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Tunguska Mystery May Be Solved
Tunguska Mystery May Be Solved
By SPACE.com Staff posted: 12:41 pm ET 31 October 2001
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Тунгусский феномен » Лирика » Публикации » 2000-2009 » 2001 » Tunguska Mystery May Be Solved
Nearly a century ago, something exploded in the skies over Siberia with a force rivaling an atomic explosion. It left in its wake a scarred landscape littered with tens of thousands of felled trees, and a mystery that has plagued scientists for decades, defying explanation.

Now an Italian group of researchers has reviewed various scientific literature and seismic recordings on the event, studied the site since 1999 and surveyed some 60,000 fallen trees, and translated additional eyewitness accounts from Russian.

The researchers say the event was likely caused by a low-density asteroid that exploded in the atmosphere, sending out a firestorm that burned trees and a shock wave that did more damage, according to a story on the BBC's web site. The explosion was equal to more than 10 million tons of TNT, the researchers say.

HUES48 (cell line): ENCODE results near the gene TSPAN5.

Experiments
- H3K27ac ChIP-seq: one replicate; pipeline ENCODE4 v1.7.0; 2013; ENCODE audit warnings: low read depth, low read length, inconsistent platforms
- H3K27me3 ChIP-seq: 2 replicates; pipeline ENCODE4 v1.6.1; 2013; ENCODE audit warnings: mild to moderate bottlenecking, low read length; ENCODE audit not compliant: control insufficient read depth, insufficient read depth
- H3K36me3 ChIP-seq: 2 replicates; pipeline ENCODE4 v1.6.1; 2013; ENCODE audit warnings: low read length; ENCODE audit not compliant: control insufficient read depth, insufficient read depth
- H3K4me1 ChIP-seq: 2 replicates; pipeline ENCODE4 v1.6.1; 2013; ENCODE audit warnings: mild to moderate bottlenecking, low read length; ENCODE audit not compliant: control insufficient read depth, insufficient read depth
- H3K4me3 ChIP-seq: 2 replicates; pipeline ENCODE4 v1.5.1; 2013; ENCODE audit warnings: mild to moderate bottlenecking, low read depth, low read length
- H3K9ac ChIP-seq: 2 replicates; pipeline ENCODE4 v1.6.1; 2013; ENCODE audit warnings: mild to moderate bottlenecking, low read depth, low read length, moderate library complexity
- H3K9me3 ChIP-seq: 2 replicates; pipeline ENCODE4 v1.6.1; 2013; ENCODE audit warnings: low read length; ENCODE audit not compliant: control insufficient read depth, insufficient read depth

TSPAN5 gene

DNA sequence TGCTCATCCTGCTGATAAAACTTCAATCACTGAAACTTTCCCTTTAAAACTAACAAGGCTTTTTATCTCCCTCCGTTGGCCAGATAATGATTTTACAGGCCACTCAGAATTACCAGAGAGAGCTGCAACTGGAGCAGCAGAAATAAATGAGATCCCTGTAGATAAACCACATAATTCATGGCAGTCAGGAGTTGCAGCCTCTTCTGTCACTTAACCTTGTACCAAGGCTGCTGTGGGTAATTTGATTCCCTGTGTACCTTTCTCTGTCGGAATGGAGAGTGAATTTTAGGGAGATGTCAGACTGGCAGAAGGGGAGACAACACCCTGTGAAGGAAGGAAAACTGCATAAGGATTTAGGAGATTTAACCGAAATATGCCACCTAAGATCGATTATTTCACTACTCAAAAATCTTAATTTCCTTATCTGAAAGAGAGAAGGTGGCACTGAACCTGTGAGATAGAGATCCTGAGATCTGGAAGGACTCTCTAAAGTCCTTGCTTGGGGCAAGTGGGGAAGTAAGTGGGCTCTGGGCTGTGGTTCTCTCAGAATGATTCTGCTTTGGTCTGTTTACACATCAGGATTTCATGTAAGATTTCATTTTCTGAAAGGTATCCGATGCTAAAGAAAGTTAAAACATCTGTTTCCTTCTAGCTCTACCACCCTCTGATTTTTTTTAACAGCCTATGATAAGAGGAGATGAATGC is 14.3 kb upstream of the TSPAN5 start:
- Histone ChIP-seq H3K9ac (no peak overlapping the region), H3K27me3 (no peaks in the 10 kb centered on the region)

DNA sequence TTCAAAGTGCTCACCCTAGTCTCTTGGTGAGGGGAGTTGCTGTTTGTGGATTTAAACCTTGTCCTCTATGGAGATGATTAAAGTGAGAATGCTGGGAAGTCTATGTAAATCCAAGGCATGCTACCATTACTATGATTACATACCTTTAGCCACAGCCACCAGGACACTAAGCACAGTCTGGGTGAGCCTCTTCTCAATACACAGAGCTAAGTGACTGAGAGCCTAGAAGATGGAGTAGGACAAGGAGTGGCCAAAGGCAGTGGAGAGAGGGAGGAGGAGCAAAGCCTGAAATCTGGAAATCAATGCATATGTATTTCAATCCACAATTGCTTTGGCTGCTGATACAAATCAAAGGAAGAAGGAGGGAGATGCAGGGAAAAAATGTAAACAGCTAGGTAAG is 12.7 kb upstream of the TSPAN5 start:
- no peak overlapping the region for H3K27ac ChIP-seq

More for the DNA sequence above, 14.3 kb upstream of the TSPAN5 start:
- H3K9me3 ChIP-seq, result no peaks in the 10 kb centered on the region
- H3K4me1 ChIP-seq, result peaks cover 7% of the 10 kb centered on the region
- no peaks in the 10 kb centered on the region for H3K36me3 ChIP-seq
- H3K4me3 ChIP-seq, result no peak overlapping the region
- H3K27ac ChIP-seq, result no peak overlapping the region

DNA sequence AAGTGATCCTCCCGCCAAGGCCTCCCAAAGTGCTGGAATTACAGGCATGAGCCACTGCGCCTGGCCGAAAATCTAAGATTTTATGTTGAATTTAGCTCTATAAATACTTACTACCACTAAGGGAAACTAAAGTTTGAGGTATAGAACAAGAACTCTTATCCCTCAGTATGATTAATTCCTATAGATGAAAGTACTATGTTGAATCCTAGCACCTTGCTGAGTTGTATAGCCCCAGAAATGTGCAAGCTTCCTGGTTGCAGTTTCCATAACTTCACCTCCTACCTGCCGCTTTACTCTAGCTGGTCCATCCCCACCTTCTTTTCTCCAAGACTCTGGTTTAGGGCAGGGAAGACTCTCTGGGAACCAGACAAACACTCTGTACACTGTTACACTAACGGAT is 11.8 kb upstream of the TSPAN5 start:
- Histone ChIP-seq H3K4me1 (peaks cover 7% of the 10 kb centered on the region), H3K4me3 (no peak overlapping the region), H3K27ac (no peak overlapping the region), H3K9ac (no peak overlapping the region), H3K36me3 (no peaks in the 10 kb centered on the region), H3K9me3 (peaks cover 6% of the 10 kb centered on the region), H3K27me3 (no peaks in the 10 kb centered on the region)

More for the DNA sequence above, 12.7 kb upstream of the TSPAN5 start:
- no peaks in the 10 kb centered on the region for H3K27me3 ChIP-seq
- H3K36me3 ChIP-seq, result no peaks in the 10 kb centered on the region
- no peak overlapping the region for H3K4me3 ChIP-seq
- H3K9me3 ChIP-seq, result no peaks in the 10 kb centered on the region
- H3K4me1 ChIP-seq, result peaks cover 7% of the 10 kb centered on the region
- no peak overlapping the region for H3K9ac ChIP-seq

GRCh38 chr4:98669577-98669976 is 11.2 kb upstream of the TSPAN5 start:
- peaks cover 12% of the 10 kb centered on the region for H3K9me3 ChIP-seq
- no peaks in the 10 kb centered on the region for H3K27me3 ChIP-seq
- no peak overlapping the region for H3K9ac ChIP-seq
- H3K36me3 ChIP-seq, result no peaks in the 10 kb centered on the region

Asteroid Mathilde, photographed in 1997 by the NEAR-Shoemaker probe, is a loose "rubble pile" similar to the asteroid scientists believe exploded over Tunguska in 1908.

The event itself has become legendary. On June 30, 1908, something fell from the sky over the Tunguska region of Siberia, but did not quite hit the ground. Instead it burned and flattened a vast region of forest, while leaving behind few other clues. No crater. No discernable extraterrestrial material. Witnesses reported a loud blast and a bright flash. Fine dust in the atmosphere reportedly brightened the night sky as far away as London for 48 hours.

Almost no one lived near blast site, however, save a few hunters and trappers. No one studied the site until 1930. And while scientists have long presumed an asteroid or comet exploded just above the surface, no consensus has been reached. Some even suggested a miniature black hole did the work.

The object seems to have approached Tunguska from the southeast at about 11 km per second (7 miles a second), the BBC reported.

Why did the asteroid break apart in the air?

"Possibly because the object was like asteroid Mathilde, which was photographed by the passing Near-Shoemaker space probe in 1997," researcher Luigi Foschini told the BBC. "Mathilde is a rubble pile with a density very close to that of water. This would mean it could explode and fragment in the atmosphere with only the shock wave reaching the ground."

A scientific paper on the work will be published in an upcoming issue of Astronomy & Astrophysics

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